US mourns Vegas massacre victims as shooter motive sought
October 03 2017 07:17 PM
Las Vegas
Matthew Helms, who worked as a medic on the night of the shooting, visits a makeshift memorial for the victims in Las Vegas on Tuesday.

AFP/Las Vegas

America mourned the victims of the worst gun massacre in recent US history on Tuesday as investigators probed the motive behind a so far apparently senseless attack on Las Vegas concert-goers.
President Donald Trump branded the attacker -- who raked a crowd of thousands with gunfire from a 32nd-floor hotel room, leaving 59 dead and at least 527 injured -- a "demented man." 
But beyond that diagnosis, authorities were at a loss as to why a 64-year-old gambler and retired accountant had hauled a vast arsenal of weapons to the hotel and launched his assault.
Meanwhile, a grim parade of victims began to be identified in the media, each new name stirring emotions as America once again grappled with calls for reforms to its permissive firearm control laws and angst over its pervasive gun culture.

Flags are at half staff to honour those killed and injured in the Las Vegas mass shooting, at the Washington Monument in Washington on Tuesday.

Trump, questioned by reporters as he left the White House to survey hurricane relief in Puerto Rico, was not ready to suggest answers.
"What happened in Las Vegas is in many ways a miracle," he said. "The police department has done such an incredible job, and we'll be talking about gun laws as time goes by." 
US officials have reacted cautiously to a claim by the Islamic State group that the shooter, Stephen Craig Paddock, had carried out Sunday night's massacre on its behalf.
Experts cautioned that the group -- under pressure in its Syrian and Iraqi heartlands -- may be trying to rally its supporters with a false claim.
In a statement, IS claimed Paddock was one of its "soldiers" but the FBI said it had found no such connection so far and the local sheriff described him as a lone "psychopath."
Police said Paddock, who had no criminal record, smashed windows in his hotel room shortly after 10:00 pm on Sunday and trained bursts of fire on a crowd attending a country music concert down below. 
In footage of the massacre broadcast on TV news, the sustained rattle of gunfire is heard as people scream and bolt for cover with little idea of where the shots were coming from. 
"We saw bodies down. We didn't know if they had fallen or had been shot," said Ralph Rodriguez, an IT consultant from Pomona Valley near Los Angeles.
"People started grabbing their loved-ones and just strangers, and trying to help them get out of the way," he said.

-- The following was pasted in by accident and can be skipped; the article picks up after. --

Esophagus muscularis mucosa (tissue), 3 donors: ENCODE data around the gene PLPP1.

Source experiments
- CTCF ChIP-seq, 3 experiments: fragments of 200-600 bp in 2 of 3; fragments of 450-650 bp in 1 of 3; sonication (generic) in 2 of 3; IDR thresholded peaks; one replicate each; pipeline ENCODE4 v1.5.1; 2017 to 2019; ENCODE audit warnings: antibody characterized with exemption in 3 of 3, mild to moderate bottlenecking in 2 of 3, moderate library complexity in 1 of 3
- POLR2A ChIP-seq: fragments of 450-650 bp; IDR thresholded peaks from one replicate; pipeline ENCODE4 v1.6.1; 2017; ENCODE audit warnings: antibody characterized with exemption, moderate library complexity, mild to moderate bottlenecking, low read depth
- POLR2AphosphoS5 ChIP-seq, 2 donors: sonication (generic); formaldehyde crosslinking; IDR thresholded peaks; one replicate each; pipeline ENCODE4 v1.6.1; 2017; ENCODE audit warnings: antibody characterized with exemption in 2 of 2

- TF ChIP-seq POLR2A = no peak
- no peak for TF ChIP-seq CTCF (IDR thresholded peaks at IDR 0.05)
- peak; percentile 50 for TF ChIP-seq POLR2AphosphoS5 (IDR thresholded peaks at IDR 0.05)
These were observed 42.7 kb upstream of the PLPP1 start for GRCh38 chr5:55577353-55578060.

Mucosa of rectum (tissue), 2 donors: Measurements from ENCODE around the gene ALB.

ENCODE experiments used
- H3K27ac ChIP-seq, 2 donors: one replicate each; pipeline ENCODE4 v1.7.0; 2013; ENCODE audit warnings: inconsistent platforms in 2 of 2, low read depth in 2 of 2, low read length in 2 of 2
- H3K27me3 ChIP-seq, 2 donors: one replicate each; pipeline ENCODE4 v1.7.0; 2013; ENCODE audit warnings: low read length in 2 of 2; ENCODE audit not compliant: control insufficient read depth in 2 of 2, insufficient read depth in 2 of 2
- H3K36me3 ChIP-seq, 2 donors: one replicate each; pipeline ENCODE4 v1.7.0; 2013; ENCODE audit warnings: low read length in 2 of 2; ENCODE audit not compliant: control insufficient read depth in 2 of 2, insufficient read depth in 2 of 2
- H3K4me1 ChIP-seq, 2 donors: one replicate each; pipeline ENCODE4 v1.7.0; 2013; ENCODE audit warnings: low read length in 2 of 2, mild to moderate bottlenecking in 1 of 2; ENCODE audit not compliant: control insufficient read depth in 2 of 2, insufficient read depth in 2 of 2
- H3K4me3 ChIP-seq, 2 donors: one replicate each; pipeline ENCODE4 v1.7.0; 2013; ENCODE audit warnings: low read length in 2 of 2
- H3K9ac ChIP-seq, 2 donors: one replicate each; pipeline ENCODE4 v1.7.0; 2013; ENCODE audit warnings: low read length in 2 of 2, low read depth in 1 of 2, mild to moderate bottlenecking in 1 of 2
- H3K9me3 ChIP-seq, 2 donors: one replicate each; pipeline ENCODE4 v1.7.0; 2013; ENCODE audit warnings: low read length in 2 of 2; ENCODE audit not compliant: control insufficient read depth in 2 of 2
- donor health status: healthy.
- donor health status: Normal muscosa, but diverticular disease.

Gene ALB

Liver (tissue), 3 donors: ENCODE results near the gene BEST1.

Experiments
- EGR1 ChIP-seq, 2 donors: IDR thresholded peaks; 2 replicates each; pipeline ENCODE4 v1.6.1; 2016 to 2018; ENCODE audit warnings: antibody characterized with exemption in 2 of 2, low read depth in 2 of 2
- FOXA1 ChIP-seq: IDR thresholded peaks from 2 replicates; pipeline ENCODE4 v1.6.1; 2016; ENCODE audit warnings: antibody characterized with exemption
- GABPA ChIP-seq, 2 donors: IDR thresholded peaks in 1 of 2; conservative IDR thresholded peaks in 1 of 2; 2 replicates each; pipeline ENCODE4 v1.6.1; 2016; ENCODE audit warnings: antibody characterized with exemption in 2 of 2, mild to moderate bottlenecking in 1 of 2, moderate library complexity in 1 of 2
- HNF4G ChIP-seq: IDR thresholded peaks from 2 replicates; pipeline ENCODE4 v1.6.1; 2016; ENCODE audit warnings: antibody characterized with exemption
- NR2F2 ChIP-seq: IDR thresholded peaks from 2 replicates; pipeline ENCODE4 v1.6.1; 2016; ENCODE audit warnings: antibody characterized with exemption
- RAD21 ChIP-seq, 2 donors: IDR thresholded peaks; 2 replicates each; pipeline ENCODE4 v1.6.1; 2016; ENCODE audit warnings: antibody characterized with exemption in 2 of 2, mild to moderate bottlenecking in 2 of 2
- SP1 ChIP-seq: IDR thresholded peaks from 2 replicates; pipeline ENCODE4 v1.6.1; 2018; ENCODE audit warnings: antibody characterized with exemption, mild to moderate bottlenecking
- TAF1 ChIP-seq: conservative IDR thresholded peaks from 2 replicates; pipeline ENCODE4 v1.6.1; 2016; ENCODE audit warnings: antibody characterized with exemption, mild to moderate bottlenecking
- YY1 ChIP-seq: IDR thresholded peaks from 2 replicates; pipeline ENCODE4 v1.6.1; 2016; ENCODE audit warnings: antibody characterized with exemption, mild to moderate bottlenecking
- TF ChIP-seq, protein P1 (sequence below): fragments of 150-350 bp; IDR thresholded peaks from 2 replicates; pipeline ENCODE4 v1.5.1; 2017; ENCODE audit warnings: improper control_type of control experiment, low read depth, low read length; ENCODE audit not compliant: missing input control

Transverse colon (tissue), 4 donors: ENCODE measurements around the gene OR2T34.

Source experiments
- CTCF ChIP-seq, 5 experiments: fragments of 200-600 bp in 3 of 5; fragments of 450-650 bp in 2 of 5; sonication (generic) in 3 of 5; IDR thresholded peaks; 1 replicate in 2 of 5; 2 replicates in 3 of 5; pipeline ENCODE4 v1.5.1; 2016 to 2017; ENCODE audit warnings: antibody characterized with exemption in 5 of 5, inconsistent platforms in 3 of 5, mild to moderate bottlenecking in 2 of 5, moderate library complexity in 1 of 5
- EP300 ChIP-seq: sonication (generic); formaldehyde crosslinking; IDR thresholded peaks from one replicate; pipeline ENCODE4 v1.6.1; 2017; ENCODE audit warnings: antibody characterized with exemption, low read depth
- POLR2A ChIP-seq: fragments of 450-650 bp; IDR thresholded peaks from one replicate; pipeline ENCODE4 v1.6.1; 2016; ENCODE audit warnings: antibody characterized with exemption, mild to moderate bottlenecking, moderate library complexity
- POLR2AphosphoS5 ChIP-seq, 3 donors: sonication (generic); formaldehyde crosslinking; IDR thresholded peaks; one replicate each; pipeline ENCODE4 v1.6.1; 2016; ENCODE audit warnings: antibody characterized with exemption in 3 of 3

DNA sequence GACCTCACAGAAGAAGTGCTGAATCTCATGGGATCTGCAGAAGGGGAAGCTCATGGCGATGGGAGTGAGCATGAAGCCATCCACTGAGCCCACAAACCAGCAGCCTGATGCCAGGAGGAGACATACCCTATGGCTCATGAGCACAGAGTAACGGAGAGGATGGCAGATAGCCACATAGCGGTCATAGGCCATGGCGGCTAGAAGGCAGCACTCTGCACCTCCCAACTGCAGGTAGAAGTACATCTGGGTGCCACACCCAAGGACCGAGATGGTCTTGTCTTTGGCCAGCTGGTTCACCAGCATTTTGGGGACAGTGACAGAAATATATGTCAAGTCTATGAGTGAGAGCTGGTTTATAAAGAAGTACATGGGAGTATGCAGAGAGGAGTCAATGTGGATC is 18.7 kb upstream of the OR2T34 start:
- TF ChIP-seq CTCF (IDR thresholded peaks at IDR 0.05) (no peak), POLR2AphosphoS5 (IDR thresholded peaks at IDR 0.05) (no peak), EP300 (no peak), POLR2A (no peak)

Sheriff Joseph Lombardo said Paddock fired through the door of his hotel room and hit a security guard in the leg.
But when a SWAT team stormed the room where Paddock had been staying since September 28, they found he had killed himself.
Inside the room were 23 firearms including automatic weapons, he said. 
Investigators also found another 19 firearms along with explosives and several thousand rounds of ammo at Paddock's house in Mesquite, Nevada, 80 miles (130 kilometres) away.
Lombardo said they had discovered several pounds of an explosive called tannerite at the house as well as ammonium nitrate, a type of fertiliser, in his car.
'Mind of a psychopath'  
But the gunman's motive remains unclear. 
"We're hunting down and tracing every single clue that we can get on his background," the sheriff said at a late-night briefing.
So far, investigators had found no manifesto or anything else to explain Paddock's actions, he said. 
"This individual is a lone wolf and I don't know how it could have been prevented," he said earlier. 
"I can't get into the mind of a psychopath at this point."
As the investigation continued, details started to emerge in the media about some of the victims -- a kindergarten teacher from California who married her childhood sweetheart; a Tennessee nurse; a high school secretary from New Mexico and a cheerleader, also from California.
On Monday night, there were vigils of solidarity with the dead and the wounded. The Empire State Building went dark, as did the Eiffel Tower and much of the Las Vegas strip itself.
Trump has said he would visit Las Vegas on Wednesday, but the White House has pushed back at calls to reopen the debate on tighter gun controls.
Lombardo said Paddock had apparently used some kind of hammer to smash the window of his hotel room before opening fire on the crowd of some 22,000 people.
'Not an avid gun guy'  
According to his brother, Paddock was a high-stakes gambler and their bank-robber father was once on the FBI's 10 Most Wanted list.
But Eric Paddock said his brother had led an otherwise normal life, doting on their mother.
"He liked to play video poker. He went on cruises. He sent his mother cookies," he said.
"We're trying to understand what happened," his brother said. 
"We're lost."
Paddock had "no religious affiliation, no political affiliation" and was "not an avid gun guy at all," his brother added.
Historical toll  
The Las Vegas attack is the deadliest shooting in recent US history, exceeding the toll of 49 dead in an attack on a Florida nightclub in June 2016.
It was also the latest in a series of deadly attacks at concert venues.
Twenty-two people were killed after an Ariana Grande concert in Manchester, England in May when a suicide bomber detonated a nail bomb in the foyer.
And 90 people were killed in November 2015 at the Bataclan theatre in Paris during a concert by US band the Eagles of Death Metal.

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